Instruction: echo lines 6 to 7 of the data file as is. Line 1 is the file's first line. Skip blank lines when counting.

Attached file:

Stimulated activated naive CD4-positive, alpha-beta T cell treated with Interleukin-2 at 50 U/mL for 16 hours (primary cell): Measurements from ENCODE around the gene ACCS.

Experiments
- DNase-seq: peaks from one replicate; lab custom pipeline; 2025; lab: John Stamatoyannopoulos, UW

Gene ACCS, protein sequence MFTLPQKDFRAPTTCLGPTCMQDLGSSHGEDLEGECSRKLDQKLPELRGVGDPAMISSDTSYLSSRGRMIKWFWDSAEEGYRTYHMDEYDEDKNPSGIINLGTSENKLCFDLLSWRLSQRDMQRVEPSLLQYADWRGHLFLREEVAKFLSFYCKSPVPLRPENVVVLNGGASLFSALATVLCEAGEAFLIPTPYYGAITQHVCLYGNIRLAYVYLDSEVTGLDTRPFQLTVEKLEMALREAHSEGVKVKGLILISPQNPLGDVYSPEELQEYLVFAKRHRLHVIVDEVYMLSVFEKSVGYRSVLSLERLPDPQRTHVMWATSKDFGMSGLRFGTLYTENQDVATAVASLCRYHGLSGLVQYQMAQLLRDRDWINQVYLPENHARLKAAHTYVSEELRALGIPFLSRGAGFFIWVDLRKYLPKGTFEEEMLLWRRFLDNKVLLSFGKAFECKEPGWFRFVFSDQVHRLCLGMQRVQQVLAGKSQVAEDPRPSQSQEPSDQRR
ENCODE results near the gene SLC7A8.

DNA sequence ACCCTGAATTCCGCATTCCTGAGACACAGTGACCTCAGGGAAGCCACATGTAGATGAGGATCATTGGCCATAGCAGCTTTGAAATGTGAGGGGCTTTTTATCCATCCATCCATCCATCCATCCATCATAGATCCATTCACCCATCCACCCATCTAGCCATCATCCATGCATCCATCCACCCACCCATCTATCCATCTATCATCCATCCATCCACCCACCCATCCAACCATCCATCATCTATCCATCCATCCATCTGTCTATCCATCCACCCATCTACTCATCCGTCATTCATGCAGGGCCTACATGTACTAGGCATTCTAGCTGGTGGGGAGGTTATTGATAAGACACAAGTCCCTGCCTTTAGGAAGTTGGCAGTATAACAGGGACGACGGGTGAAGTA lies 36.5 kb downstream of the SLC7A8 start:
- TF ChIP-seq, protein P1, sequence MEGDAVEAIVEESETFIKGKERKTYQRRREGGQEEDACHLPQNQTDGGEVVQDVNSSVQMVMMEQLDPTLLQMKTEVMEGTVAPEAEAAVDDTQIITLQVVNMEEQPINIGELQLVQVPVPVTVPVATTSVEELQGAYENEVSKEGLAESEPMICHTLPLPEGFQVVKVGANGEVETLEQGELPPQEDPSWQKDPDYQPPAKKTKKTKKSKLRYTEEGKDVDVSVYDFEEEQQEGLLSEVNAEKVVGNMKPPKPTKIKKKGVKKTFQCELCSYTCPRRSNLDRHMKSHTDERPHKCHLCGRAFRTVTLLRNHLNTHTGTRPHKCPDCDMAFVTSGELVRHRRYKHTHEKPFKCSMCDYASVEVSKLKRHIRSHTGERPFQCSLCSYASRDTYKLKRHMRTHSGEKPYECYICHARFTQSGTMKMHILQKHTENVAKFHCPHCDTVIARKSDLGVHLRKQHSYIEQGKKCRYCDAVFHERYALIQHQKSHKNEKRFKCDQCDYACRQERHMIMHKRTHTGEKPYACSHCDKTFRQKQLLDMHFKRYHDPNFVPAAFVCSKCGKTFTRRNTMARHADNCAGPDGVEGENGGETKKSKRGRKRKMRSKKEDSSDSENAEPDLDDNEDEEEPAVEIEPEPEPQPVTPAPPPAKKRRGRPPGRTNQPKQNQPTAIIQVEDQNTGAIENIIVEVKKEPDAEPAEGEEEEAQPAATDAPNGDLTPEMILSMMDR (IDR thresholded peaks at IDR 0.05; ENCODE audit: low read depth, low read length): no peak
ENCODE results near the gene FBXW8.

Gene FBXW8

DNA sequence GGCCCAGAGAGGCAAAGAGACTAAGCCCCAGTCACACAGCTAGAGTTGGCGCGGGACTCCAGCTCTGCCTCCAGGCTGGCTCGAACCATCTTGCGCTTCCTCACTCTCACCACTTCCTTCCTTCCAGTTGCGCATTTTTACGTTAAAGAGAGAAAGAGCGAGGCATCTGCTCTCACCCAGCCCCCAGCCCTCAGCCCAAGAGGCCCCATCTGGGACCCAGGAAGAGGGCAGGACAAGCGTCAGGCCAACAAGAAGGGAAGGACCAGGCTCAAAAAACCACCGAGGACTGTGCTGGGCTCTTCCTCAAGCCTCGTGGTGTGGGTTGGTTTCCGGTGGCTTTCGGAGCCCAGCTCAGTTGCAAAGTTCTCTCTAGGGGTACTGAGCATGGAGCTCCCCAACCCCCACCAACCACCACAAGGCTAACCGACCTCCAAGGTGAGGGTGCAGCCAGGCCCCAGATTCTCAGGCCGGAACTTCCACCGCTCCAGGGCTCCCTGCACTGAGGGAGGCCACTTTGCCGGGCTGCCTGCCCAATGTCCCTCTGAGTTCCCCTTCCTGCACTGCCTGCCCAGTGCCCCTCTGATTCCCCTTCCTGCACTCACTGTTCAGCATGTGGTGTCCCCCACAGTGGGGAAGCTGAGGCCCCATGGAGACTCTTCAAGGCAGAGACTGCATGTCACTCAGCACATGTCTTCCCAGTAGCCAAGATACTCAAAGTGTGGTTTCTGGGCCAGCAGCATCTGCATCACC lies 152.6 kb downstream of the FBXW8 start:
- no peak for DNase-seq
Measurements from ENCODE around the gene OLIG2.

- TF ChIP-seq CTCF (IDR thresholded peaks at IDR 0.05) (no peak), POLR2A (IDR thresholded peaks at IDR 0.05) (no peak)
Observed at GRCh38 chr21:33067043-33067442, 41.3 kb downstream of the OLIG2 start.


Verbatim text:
DNA sequence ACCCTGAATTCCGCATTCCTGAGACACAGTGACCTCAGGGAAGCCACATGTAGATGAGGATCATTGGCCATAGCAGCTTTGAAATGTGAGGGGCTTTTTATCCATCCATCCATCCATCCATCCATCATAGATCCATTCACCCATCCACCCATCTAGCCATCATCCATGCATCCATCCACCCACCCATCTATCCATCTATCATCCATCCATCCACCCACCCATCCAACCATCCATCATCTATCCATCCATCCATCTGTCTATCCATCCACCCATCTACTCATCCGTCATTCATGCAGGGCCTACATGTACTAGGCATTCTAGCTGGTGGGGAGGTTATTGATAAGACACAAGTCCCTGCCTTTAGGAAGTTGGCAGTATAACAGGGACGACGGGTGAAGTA lies 36.5 kb downstream of the SLC7A8 start:
- TF ChIP-seq, protein P1, sequence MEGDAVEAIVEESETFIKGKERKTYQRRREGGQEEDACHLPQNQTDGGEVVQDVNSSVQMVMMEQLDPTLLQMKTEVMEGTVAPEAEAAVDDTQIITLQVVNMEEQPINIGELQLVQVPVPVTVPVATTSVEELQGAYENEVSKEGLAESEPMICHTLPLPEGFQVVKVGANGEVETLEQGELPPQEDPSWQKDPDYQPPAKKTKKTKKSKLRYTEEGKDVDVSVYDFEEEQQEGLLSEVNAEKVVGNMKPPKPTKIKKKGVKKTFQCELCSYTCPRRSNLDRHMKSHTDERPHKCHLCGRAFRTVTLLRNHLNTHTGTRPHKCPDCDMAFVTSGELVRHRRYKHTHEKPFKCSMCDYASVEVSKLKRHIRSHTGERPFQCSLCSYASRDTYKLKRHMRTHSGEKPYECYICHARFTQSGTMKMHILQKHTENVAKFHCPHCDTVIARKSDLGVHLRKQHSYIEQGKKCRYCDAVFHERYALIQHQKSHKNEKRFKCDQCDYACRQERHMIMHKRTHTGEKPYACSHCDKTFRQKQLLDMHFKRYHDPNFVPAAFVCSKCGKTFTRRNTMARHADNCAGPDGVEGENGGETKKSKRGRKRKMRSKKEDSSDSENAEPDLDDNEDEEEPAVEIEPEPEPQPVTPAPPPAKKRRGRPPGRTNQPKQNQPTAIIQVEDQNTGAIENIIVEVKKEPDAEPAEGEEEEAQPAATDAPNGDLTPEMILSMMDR (IDR thresholded peaks at IDR 0.05; ENCODE audit: low read depth, low read length): no peak